Please, how can I get the free e-book “DSLR Concepts Made Easy”?
    Thank you!

    • Prathap July 4, 2015 at 11:12 pm #

      Hi Claudio, I am sorry. I did not write that eBook and instead wrote a free eBook on Bird Photography. Many concepts are covered in the form of articles. Please browse through my earlier articles to understand all the basic concepts.

  13. Sanjay kumar July 29, 2015 at 10:01 am #

    Just started learning the concepts.. and this blog saved me in addressing metering issues.. keep up the good work..

    • Prathap July 29, 2015 at 7:47 pm #

      Thank you so much! Sanjay.

  14. Ibraheem Mohammed August 23, 2015 at 1:05 pm #

    Woooow!!!

    I’m literarilly jumping around, this is a great lesson.

    I’m actually a DSLR VIDEOGRAPHER using Nikon D7100, believe me sir, u dont know how much you have helped my cinematography with this lesson…now when i can shoot videos in manual mode, adjusting ISO and other things while shooting which was a limitation to me before..kudos sir…

    Could you also please direct me to links where i can learn more on DSLR VIDEOGRAPHY? Thanks in advance.

    Ibraheem Oloye from Lagos, Nigeria

  15. Oana Raduca November 25, 2015 at 8:19 am #

    Greetings from Romania!!
    You are a genius man!!! You made me very very happy!! I was also jumping around before i read the previous comment!!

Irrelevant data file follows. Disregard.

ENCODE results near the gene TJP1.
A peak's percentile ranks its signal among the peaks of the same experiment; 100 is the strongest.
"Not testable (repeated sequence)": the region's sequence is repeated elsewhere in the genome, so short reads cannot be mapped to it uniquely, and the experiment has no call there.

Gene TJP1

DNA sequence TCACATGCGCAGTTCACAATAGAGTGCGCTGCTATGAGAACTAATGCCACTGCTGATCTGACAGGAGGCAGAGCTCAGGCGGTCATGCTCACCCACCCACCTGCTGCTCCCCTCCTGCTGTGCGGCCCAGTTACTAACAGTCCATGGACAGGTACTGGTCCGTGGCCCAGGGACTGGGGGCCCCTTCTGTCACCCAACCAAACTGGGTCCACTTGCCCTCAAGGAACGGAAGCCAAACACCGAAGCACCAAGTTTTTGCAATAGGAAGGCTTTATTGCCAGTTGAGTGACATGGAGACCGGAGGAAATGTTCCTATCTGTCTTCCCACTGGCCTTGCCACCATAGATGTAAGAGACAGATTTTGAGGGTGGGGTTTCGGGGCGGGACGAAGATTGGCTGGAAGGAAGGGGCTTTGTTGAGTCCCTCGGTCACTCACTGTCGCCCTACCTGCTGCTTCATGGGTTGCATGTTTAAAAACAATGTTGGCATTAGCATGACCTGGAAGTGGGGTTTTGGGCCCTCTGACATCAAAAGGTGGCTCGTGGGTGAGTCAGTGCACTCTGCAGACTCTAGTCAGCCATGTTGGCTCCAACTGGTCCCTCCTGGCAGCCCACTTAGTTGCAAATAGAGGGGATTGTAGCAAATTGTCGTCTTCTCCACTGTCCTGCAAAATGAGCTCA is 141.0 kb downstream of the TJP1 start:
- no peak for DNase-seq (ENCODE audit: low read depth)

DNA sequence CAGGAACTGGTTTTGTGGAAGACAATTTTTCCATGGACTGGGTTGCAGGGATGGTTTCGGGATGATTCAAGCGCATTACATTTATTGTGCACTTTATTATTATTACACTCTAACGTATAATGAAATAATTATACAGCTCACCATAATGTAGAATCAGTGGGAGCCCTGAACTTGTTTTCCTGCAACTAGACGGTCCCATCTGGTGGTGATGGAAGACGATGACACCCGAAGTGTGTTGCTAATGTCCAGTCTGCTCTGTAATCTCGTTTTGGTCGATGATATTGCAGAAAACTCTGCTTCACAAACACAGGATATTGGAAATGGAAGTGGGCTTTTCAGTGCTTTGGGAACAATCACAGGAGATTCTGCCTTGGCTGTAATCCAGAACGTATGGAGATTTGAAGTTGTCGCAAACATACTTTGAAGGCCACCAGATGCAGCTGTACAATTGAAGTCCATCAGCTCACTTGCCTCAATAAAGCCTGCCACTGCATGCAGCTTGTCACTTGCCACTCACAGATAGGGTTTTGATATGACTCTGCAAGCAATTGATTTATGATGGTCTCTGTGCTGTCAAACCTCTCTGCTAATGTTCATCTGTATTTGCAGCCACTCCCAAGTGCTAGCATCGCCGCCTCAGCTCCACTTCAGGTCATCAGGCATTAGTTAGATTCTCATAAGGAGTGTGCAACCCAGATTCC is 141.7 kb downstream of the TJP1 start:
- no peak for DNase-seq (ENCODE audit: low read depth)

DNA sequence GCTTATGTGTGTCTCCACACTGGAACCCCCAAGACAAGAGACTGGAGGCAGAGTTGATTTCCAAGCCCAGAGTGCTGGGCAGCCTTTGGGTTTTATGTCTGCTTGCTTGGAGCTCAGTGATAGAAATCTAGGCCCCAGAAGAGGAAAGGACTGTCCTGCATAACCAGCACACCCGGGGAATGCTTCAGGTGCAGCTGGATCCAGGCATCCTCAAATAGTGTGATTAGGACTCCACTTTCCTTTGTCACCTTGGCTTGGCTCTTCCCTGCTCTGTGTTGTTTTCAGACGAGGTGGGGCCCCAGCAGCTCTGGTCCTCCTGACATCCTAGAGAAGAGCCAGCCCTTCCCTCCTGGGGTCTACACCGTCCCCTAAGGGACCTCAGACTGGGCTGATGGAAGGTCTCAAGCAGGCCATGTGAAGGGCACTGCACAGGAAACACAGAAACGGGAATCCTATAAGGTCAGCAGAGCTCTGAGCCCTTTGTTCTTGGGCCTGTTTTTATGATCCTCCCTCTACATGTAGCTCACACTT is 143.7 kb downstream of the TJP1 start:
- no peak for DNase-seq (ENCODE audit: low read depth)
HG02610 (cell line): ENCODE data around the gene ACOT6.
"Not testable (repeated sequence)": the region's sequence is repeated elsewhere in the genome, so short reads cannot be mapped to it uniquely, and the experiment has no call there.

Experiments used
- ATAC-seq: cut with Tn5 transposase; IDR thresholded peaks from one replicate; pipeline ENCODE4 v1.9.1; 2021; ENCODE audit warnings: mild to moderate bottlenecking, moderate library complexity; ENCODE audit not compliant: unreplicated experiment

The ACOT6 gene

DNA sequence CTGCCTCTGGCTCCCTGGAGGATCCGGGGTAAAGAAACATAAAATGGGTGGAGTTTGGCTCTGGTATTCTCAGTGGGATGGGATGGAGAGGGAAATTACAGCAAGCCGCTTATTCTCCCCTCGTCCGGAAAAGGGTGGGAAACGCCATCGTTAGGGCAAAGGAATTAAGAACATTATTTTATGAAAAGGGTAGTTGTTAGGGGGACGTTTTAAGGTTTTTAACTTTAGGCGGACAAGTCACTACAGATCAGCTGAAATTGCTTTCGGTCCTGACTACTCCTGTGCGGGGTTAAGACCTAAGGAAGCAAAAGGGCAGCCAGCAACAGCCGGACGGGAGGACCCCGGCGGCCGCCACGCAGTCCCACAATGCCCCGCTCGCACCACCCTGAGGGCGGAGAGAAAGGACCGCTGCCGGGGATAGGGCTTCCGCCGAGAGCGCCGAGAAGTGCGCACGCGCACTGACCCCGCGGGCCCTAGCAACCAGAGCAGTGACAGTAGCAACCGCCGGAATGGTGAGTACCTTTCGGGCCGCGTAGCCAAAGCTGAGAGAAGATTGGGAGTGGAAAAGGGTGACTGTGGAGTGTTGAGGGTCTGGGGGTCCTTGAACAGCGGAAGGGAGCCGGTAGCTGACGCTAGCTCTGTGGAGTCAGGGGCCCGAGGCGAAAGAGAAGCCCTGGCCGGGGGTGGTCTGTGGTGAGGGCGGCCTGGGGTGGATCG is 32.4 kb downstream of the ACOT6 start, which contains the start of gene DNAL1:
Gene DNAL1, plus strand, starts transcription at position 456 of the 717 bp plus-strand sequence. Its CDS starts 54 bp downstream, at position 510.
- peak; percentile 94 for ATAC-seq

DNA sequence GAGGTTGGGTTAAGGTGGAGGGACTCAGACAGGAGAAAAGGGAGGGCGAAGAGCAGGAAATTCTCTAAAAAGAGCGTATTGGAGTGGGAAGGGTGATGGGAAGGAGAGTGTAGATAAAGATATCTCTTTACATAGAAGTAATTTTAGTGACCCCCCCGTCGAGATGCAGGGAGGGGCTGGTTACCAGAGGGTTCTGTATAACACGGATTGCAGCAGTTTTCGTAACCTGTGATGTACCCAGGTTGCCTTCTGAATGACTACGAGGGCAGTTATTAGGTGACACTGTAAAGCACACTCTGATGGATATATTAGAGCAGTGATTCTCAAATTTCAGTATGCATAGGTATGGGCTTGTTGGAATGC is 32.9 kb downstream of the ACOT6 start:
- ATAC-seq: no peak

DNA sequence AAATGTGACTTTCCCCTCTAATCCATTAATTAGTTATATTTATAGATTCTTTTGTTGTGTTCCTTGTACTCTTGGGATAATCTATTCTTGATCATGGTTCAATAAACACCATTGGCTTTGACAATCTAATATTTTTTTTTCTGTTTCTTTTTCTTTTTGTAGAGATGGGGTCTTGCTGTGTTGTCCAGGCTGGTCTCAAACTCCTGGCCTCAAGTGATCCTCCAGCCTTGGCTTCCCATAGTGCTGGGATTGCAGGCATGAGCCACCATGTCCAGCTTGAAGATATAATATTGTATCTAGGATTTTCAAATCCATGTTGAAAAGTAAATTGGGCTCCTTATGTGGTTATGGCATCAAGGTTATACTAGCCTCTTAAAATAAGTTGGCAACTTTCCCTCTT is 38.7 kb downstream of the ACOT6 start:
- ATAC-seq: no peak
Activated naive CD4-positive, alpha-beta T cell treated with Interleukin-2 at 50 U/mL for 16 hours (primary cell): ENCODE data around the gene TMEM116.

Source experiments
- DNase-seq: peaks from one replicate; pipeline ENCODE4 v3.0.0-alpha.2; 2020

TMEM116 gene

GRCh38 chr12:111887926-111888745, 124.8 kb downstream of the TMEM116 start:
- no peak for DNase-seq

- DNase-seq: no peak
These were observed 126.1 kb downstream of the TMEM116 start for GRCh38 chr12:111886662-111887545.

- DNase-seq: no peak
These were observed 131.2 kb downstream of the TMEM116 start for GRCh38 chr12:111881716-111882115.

For two days i watched video tutorials and read about aperture, iso and shutter speed..but no one said anything about this blinking indicator..(and i was wondering what it is)
    Thank you!! Thank you!!

  16. lunay Jose29 February 2, 2016 at 1:01 pm #

    Just bought the nikon d3300 and the only camera I’ve ever used was on my phone. I was in over my head with this camera. After reading your post I feel so much more confident. I’ve taken about 500 photos in the last 2 days using manual mode and understanding exposure compensation, aperture, and shutter speed. ISO is in auto for now. You both make it so easy to learn that I had to buy your book and can’t wait to dive into it. Thanks for the great post!

    • Prathap February 9, 2016 at 11:27 am #

      Thank you so much! Lunay Jose. That’s awesome to know. 500 photos all with manual mode! That’s the way you get better at it.
      Wish you good luck! Let us know how it goes.

  17. Sarath Hapugoda February 16, 2016 at 8:59 am #

    Thankyou so much! All my life I was using auto or other camera defined settings. This is great.